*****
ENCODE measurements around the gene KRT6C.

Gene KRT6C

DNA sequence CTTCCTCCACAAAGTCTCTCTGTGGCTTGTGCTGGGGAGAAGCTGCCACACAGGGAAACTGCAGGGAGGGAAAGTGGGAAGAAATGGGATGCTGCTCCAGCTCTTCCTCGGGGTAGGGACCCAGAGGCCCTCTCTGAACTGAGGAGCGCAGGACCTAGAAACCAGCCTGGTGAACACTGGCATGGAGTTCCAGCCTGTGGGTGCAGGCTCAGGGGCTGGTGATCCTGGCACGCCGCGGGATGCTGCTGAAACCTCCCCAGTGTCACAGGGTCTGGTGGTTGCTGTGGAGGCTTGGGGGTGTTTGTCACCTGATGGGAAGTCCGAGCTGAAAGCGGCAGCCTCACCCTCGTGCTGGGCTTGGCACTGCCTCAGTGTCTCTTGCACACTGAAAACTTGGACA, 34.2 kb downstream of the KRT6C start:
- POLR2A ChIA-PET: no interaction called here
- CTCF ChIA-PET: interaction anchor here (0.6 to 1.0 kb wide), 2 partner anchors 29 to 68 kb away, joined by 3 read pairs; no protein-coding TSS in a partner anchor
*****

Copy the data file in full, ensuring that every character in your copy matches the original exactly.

ENCODE measurements around the gene KRT6C.

Gene KRT6C

DNA sequence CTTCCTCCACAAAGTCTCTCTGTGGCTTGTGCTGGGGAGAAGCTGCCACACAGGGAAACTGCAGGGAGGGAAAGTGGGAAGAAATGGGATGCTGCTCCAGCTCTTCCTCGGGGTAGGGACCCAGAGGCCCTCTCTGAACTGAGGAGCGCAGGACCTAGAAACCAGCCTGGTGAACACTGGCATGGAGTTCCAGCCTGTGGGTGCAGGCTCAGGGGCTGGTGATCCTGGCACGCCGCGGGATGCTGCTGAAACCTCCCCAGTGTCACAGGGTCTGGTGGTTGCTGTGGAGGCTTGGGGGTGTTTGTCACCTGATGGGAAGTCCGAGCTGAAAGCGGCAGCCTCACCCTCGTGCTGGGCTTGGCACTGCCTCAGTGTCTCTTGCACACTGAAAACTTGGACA, 34.2 kb downstream of the KRT6C start:
- POLR2A ChIA-PET: no interaction called here
- CTCF ChIA-PET: interaction anchor here (0.6 to 1.0 kb wide), 2 partner anchors 29 to 68 kb away, joined by 3 read pairs; no protein-coding TSS in a partner anchor